What investing and losing 50k told me about building open-source software

Picture of Mariano Goren

Mariano Goren

Principal Goren.Design & Ventures Studio

With this title, you’re probably getting the bottom line of this letter: by now, I’m 99.9% sure I’ve lost Goren.Design & Ventures Studio investment in Tree.Market—and if you are a LEAF holder, I’m afraid that’s what will happen with your investments too.

As the only member of the founders’ team using my real name and seal to introduce it to my network, I felt compelled to make a public statement in order to apologize, share my learnings, and offer a small token of appreciation to the ones who placed their trust and funds with me.

Let’s start with the most important thing:


Apologies for messing it up

I want to start by apologizing for funneling traffic and donations to what I now consider a dishonest project. In particular, for not doing what I’m doing now a bit before in time.

I also want to apologize to my former co-founders, since I feel I needed to have been more assertive in the leadership. This was my first time filling out as Chairperson, and I did a pretty terrible job:

I engaged in suggesting instead of directing, even when I was sure of negative end results.

This character flaw ended up having severe consequences. When I decided to leave the organization because this situation kept repeating, it was under the frustration of never being able to do the work that I should have done.

The price tag of this series of mistakes has helped me to reframe it as a very important opportunity to show my true character, come forward, and face the consequences. And to understand that even after 25 years in the industry, I still have a long way to go.


Lesson 1: Accept reality for what it is, regroup, and move on (is better than hitting your head against a wall repeatedly while screaming “I’m doing my best”.)

This is the critical point that condenses all of the learnings of this project–this is, the capacity for realizing the losses and regrouping when it’s the right time to do it.

The hardest miss for me as a Chairperson was not recognizing that the team was not qualified to achieve the proposed goals pretty much from the get-go. This was proven true later, in the results that I list below:

  • Unrealistic planning & failed delivery: Tree.Market missed all the deadlines that it set for the team. And more worrying, it changed the roadmap drastically (the original is still published on the website at the time of this note being written) without any foreword.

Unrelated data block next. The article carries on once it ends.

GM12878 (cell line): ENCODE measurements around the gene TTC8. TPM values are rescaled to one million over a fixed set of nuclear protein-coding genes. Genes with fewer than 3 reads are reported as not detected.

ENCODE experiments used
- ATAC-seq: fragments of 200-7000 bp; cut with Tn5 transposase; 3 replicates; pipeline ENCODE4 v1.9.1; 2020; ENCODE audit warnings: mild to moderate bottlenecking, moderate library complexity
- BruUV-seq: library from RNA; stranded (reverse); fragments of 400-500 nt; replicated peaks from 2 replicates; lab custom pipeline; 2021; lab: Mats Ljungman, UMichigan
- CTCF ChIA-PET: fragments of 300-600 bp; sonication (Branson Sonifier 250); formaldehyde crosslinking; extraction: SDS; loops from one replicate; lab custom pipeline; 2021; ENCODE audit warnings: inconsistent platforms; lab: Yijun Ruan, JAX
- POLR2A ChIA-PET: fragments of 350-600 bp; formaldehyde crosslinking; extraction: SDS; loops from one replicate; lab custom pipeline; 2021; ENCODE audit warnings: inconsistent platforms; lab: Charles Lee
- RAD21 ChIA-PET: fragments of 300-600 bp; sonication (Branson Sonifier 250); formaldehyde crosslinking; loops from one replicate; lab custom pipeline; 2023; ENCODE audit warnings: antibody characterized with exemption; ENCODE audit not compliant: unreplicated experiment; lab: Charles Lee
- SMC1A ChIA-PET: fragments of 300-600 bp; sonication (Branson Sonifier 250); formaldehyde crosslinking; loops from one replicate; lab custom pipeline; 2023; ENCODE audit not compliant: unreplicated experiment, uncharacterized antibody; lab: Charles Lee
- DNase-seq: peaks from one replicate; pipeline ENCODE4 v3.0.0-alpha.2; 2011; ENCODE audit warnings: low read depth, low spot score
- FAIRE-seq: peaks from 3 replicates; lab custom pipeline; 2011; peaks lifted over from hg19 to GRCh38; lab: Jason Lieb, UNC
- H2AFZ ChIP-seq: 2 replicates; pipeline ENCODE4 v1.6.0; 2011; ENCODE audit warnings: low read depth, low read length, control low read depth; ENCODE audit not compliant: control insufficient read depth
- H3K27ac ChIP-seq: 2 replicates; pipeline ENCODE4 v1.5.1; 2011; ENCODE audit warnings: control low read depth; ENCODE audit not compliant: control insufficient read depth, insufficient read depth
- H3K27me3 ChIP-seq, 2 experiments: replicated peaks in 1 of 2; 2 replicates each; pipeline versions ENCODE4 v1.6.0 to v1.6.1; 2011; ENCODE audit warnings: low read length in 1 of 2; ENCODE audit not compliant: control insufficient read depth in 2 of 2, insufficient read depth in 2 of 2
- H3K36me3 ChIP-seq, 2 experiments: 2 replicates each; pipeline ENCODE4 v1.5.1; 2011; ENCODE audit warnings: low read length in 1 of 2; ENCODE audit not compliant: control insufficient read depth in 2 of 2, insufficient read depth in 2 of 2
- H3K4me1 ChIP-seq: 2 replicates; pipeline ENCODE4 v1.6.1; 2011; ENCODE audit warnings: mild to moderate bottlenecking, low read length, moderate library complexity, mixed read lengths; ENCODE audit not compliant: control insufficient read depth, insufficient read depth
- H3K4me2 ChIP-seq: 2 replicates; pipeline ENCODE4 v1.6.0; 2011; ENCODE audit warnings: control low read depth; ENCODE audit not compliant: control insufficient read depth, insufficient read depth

• Non-existent communication strategy: No videos explaining the potential of the tool were ever produced. No time or resources were spent on promotion. Weeks went by without any communication. No developer showing up to tell how the work is going, how the roadmap will be completed, how much it’ll cost. Just Discord dabbling.

  • Inability to manage crisis’ in a mature way: per example, we failed in our co-founder’s selection, and we had to let go of an unproductive member just a few weeks into the project–a situation that was mismanaged and turned into a “Discord PR shitstorm” immediately, creating bad vibes in the very community that we were supposed to work with. From what I’ve read lately, it seems that those bad vibes remain until this very day.

  • Zero transparency policy: The Project failed to be upfront with what was happening within the team. For example, do you know that only one of the original founders remains?

  • Defaulted on the “quality” promise for “launch fast” half-cooked products, that no one was interested in (like the DERO wallet TM launched after investing 3 weeks of 24/7 work in for no increase in donations or promotion).

  • Damaging repeatedly the ship, with no regard for the passengers, before reconsidering the course: By now, the reality of the mismanagement is overwhelming, but the leadership is still moving forward, accepting donations, with no monetization plan and no clear vision of the future.

  • De-facto bankruptcy: At this point, the organization is in the red numbers well north of the 150k we originally disclosed. These are the outstanding debts with the people who have put in the work to take Tree.Market to where it got.



I think that I was compelled to move forward even if I saw (and warned about) these and other problems, because of the aforementioned “world-changing idea”… I wanted it to work.

When bad decisions were kept being made, I decided to step out. I was already 50k in, so at that point, I was praying for it to work. Just wanted to see if they can pull it off without me interfering because I believe in miracles.

Now that I’m sure it’ll not work, came the acceptance of the loss, apologizing, regrouping, and continuing working towards the end goal, which hasn’t changed: helping create the new civilization.


Lesson 2: Quality software is rarely done in “democratic” open-source environments.

I’ve seen this problem repeating like a fractal in almost all of the Open Source projects I worked with. They end up becoming a democracy first, and then a communist regime with a superior class (the core team) and plebs (collaborators) below.

TM’s competitive advantage was that we were bringing hierarchical, structured software development to private crypto.

See, the hierarchy in a successful software organization has been tested over thousands of years because it comes directly from the evolution of military project strategy. There’s one way to do it well, and it’s called hierarchy. Well-defined boundaries and responsibilities.